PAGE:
The duck pond

As a general rule I find in life that it’s best not to overcomplicate things.

Thus, on a lazy Sunday morning, with mummy away for the weekend, I decide to stick with what I know works. Taking my wee man to the lake to feed the ducks and enjoy a gentle summer stroll.

The lake is one of our favourite places, a haven for walkers who circumnavigate the large pond with dogs at the end of leads in one hand and little purple plastic bags full of excrement in the other. We don’t have a dog but we do have an abundance of stale bread and bagels slightly past their use by date.

We arrive to find an array of rather nasty looking dark-grey geese patrolling the entrance to the lake like nightclub bouncers. I hide the bread behind my back and my son begins to lose his nerve. We both agree to approach the water from a side entrance where we can slip in without the geese asking us for ID.

But while the front of the lake has a convenient clearing, the side path is populated by many trees blocking easy access to the water. I manoeuvre myself as close to the edge as I can get while maintaining solid footing and lob a lump of bread towards the pond. It lands on the high branch of a  large tree and remains wedged there.

My son looks at me blankly.

I’m appalled by the sense of waste and decide to try and dislodge the bread by throwing more lumps of bread in its direction. Half a loaf later and I still haven’t moved the original bit of bread, but several more are now wedged in the branches.

I look around and notice a small crowd of people has gathered to watch me. My son has wandered away and seems to be pretending that another man is his daddy. And a flock of ducks are waiting impatiently in the water.

We walk a little further around the pond until we find a better spot. I check with my son that he still has the stale bread I’ve given him. He doesn’t. When I inquire it emerges that he’s eaten it. I mentally begin to prepare myself for the question from my wife when she gets home about what I fed our son while she was away.

As we lob more bread into the water I notice that most of it is being snatched by aggressive seagulls, bold geese and the larger and faster ducks. I spot a small, sad duck, the runt of the group, at the periphery who is being crowded out of the feeding frenzy. I feel sorry for it, perhaps finding some kinship and empathy in the familiar difficulty of fitting in with the popular crowd.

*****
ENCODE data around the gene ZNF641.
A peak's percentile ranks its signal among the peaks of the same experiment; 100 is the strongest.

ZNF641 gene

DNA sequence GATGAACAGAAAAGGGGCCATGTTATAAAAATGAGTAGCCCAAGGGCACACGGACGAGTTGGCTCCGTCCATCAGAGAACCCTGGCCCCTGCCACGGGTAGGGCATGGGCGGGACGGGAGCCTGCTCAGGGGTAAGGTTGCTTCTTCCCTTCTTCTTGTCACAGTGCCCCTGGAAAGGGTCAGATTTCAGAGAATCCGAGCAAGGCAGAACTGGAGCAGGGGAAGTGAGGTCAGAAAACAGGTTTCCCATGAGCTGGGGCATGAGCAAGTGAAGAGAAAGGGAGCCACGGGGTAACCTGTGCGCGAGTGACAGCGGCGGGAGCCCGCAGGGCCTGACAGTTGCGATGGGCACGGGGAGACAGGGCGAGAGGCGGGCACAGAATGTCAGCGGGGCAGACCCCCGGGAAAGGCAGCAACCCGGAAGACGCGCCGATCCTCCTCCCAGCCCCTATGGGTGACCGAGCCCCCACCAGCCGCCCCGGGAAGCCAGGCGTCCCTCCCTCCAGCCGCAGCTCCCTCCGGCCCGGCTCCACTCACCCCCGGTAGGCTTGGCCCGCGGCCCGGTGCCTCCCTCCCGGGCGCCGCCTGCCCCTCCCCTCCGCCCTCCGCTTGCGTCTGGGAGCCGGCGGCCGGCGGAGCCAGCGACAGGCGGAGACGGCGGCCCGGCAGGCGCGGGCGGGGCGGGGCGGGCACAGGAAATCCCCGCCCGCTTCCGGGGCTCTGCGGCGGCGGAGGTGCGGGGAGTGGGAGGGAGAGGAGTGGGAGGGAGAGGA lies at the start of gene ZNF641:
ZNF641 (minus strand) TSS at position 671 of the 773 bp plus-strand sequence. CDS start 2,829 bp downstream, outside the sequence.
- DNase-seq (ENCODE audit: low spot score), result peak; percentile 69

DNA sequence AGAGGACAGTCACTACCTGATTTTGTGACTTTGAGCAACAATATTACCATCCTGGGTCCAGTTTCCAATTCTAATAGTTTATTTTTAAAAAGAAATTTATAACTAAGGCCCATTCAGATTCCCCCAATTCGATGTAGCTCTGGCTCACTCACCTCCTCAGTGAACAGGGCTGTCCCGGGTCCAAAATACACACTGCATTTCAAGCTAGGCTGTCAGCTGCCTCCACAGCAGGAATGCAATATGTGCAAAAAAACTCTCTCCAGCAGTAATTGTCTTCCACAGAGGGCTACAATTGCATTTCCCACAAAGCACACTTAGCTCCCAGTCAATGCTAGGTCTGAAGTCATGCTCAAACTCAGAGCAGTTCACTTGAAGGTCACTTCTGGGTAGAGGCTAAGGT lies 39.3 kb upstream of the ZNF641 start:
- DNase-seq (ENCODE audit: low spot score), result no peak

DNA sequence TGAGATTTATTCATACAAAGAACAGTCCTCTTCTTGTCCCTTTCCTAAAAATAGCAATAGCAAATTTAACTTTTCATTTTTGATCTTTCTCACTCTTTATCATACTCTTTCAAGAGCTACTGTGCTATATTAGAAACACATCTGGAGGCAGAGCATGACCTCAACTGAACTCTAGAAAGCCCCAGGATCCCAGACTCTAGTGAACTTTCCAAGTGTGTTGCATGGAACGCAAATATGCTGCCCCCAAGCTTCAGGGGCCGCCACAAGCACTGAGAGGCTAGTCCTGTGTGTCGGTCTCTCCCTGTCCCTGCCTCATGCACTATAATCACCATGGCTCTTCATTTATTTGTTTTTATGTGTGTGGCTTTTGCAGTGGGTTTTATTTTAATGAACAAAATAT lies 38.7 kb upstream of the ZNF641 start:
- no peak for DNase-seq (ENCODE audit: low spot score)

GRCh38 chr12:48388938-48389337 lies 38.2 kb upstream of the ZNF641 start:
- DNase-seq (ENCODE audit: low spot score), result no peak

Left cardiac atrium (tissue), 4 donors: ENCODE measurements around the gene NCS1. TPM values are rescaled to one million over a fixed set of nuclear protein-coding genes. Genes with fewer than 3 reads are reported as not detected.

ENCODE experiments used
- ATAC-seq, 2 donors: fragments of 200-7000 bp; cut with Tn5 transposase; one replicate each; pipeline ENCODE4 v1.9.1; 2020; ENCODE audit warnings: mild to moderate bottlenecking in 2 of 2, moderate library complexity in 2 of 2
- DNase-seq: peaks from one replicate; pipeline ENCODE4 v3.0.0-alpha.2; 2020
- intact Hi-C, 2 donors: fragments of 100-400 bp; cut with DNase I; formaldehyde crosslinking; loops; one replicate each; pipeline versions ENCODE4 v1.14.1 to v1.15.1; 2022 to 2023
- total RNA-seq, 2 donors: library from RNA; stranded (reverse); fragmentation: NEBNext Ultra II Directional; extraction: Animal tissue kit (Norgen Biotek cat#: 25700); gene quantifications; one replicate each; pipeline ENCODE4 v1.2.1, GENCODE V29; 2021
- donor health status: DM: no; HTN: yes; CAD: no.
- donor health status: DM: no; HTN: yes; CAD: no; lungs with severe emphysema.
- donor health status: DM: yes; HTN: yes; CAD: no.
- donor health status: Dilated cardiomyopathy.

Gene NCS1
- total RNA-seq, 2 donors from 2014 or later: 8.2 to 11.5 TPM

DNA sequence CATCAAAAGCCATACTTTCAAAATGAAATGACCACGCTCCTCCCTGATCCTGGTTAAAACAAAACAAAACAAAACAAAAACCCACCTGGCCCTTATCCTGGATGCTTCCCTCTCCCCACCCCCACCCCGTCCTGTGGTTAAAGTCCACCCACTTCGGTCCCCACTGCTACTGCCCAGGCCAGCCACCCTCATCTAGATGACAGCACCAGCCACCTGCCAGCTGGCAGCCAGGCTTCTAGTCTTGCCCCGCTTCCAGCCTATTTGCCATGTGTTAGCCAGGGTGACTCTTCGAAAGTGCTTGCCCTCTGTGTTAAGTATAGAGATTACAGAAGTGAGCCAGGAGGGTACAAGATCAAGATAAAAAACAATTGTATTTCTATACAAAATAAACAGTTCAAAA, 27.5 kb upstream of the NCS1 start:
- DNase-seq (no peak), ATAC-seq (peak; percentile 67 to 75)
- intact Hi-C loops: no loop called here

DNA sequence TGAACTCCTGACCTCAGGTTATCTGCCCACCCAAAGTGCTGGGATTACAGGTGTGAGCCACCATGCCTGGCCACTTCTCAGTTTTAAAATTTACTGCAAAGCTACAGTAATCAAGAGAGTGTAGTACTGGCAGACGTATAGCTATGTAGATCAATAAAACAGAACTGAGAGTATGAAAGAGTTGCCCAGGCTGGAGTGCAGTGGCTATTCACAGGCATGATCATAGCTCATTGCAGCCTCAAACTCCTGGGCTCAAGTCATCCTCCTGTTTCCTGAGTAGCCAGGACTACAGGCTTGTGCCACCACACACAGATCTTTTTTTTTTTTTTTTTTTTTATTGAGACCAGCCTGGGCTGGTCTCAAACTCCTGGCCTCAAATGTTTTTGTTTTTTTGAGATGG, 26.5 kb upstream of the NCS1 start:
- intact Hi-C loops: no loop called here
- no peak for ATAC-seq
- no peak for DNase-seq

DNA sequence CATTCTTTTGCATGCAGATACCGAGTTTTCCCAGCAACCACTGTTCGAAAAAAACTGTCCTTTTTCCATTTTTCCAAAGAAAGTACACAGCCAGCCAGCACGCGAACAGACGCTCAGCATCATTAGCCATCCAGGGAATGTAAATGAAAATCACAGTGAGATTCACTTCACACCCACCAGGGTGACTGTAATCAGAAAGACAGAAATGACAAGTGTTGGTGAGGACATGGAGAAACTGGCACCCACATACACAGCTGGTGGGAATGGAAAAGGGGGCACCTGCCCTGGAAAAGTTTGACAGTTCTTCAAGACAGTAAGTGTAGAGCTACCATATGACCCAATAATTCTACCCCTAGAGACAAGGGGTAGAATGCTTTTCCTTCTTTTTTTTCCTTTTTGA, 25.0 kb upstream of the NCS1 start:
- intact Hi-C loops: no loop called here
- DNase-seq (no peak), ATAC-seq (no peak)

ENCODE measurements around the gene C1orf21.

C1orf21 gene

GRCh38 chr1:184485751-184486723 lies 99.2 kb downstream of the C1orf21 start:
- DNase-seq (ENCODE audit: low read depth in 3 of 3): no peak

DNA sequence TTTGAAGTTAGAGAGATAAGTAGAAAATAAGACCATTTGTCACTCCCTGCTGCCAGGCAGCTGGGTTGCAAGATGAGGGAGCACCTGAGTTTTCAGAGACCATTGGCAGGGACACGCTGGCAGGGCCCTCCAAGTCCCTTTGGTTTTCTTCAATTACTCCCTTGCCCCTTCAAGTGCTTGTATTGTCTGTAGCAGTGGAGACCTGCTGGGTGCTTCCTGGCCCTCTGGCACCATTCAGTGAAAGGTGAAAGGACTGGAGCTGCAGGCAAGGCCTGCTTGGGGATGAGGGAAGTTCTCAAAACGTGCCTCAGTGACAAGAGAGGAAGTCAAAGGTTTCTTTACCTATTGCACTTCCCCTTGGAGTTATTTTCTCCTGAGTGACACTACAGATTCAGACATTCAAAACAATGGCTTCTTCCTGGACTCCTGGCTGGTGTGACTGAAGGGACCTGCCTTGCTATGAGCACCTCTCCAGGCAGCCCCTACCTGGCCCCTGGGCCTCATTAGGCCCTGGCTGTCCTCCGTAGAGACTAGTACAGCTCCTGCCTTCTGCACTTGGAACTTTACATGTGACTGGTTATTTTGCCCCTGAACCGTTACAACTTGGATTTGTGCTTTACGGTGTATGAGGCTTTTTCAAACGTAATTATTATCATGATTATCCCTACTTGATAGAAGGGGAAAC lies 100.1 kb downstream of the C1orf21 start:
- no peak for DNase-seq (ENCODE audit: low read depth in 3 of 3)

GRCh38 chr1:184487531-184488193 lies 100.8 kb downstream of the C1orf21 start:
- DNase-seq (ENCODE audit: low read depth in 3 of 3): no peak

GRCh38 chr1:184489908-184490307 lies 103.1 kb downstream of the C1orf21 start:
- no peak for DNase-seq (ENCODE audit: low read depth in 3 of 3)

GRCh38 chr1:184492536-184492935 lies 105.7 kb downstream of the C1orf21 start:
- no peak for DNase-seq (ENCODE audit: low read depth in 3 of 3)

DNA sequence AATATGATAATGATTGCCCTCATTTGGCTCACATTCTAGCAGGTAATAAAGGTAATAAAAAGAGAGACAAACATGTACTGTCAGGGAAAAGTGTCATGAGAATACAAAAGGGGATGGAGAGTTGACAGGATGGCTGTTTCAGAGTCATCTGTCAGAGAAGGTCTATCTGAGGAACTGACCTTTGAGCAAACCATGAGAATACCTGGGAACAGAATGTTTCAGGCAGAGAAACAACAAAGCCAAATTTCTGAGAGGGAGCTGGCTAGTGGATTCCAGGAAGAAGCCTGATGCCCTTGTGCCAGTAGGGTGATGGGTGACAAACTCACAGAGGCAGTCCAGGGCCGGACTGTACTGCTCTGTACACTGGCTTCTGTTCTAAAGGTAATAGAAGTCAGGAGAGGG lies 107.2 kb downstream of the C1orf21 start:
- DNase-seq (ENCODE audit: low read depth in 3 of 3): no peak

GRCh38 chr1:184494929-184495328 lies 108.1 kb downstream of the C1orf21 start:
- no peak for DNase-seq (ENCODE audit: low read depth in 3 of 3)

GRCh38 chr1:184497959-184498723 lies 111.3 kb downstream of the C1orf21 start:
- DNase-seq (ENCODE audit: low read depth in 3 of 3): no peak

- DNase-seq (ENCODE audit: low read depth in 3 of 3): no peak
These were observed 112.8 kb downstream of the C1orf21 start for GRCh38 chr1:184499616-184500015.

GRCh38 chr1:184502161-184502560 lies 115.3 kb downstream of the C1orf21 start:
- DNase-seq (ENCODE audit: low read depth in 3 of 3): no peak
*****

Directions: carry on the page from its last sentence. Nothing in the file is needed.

I hatch my plan and wait until he’s floated off on his own. I move into the longer grass to get close. Then I hurl a solid piece of stale crust flat and hard in its direction, almost as if I was skimming a stone.

I want the bread to get to him before any larger birds can move it.

Instead the rock-like lump of crust wallops the tiny duck hard on the head. It swims around vacantly while a seagull swoops down and gobbles the bread. The little duck seems confused and I find myself looking for signs of permanent brain damage.

I decide we’d better move on.

As we cross the little tin bridge my son notices a green blanket on the surface of the water and asks me about it. It could be algae, spawn or some other form of pond growth. I’ve no idea but I opt for saying that it’s algae.

My son tells me, ‘It looks like that time I was sick.’

I have to admit I can see what he means.

As our walk nears its end our stash of shop-bought bread has been exhausted. Instead I turn to the gluten-free superfood seed loaf that I baked myself. I’m heartbroken to be throwing it away but have to admit that human demand for my home-baked bread was slim.

Here there’s a flock of hungry swans. They’re so ravenous that they look like they might eat each other. I break off small bits of the dense loaf and throw it into the water where they are swimming.

The swans circle the bread, poking at it with their beaks. Then, after a moment, they begin to swim away.

One gives me a look which seems to say ‘Nah, you’re alright mate.’

At first I’m a little hurt but I soon come round to the wisdom of the swans’ logic. Bread thrown into the water floats. My home-baked loaf bobs about for a second or two before sinking to the bottom like a liner hit by a torpedo.

We play adventure games in the woods for a while. When my son asks to be carried I decide it’s time to go home. We’re both flushed with the exercise and looking forward to enjoying the rest of the day.

As I said, it’s best not to overcomplicate things.

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